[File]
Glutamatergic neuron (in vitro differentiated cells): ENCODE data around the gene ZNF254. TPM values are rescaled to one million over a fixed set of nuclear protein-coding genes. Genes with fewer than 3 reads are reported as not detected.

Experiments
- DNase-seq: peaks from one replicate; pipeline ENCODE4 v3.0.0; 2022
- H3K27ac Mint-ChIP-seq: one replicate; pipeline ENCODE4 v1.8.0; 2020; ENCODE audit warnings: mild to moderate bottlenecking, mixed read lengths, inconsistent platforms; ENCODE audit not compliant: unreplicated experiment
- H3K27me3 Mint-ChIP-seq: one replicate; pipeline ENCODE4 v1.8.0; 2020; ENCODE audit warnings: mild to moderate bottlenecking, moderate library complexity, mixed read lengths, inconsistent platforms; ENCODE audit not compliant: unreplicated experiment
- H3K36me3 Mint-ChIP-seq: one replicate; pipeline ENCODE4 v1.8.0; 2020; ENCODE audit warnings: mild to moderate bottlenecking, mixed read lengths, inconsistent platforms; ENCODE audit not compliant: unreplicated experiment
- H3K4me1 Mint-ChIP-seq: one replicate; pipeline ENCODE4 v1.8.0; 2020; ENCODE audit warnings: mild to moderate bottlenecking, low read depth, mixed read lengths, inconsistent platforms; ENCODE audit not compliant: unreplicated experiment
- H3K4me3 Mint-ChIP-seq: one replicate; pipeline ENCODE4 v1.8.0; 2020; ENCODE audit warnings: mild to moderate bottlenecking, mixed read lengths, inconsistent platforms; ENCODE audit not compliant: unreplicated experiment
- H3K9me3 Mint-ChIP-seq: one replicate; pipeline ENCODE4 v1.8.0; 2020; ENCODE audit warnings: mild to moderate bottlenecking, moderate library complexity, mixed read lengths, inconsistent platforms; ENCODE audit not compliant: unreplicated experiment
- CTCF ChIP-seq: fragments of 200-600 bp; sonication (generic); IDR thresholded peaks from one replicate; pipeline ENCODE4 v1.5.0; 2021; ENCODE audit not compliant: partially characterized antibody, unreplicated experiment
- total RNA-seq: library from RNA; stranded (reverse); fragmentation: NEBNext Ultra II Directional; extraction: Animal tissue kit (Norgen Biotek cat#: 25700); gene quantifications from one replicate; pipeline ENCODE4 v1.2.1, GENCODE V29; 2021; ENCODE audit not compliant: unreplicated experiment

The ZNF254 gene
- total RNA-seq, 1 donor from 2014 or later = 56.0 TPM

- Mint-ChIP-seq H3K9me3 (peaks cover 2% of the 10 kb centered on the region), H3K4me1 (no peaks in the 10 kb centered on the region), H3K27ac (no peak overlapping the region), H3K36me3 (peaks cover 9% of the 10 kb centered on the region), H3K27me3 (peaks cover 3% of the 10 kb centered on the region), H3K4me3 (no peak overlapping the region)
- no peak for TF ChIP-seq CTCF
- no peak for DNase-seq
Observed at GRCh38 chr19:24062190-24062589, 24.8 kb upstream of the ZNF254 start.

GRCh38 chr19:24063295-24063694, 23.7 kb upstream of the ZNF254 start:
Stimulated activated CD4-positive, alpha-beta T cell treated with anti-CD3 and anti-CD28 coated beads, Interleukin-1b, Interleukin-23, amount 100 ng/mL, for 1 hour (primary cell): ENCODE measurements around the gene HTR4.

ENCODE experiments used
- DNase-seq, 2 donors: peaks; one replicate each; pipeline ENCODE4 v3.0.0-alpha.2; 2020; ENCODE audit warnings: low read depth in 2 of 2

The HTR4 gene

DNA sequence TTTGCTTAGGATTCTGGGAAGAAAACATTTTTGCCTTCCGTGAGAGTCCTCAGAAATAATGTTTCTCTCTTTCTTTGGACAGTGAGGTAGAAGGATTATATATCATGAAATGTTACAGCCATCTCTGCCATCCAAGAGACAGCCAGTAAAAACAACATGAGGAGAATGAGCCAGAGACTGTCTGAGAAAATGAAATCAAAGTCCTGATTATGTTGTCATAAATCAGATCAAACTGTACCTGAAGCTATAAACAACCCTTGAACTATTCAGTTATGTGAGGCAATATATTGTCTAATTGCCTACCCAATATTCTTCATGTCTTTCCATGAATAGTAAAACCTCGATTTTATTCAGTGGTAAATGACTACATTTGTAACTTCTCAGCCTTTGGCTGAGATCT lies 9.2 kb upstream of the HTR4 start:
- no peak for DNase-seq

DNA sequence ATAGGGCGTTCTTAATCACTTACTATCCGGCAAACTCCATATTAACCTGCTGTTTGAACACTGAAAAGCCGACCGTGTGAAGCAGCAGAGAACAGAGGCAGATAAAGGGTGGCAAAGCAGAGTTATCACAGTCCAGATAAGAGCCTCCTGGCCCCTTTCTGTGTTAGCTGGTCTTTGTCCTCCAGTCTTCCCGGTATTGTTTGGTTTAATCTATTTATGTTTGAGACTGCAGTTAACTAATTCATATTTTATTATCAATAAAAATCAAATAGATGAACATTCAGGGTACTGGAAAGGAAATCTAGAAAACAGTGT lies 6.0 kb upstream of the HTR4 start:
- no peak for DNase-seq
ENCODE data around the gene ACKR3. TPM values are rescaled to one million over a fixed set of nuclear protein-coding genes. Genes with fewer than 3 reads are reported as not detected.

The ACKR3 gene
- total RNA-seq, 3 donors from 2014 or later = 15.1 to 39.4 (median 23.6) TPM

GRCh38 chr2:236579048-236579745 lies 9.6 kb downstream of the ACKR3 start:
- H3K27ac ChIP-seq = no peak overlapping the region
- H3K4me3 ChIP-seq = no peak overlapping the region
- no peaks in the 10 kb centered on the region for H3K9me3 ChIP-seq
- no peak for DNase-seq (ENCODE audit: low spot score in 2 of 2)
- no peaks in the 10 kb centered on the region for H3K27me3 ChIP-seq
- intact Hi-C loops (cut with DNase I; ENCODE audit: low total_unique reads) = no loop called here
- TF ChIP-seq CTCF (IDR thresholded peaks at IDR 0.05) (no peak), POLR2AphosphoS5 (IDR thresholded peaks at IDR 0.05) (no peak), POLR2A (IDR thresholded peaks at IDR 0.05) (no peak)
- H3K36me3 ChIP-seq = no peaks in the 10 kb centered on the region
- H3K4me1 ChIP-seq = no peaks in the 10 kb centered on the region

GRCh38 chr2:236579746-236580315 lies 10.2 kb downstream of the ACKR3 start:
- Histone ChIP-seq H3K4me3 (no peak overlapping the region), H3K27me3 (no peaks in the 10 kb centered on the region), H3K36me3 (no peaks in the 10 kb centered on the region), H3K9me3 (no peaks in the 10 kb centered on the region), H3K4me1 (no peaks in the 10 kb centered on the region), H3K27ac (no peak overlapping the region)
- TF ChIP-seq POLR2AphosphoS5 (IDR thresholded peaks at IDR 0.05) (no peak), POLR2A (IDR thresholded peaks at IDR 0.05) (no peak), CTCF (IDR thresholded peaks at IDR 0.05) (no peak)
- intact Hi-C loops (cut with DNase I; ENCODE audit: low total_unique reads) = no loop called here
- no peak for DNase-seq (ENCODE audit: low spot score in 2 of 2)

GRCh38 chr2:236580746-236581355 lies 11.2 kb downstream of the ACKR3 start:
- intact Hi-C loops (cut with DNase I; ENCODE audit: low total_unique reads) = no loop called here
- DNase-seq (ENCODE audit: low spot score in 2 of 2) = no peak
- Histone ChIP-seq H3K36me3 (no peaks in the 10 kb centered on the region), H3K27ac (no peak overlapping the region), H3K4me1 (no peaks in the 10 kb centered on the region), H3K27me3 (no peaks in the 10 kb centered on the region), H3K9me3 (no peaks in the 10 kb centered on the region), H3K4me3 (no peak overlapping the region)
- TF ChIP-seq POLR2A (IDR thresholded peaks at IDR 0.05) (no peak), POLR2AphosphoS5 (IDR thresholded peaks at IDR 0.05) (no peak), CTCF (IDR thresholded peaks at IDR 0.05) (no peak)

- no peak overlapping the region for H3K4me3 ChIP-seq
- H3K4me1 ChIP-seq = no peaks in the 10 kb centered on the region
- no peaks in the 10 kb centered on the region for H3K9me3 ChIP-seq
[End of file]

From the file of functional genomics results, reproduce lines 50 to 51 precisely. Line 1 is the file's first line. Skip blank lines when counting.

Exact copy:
- no peak overlapping the region for H3K4me3 ChIP-seq
- H3K4me1 ChIP-seq = no peaks in the 10 kb centered on the region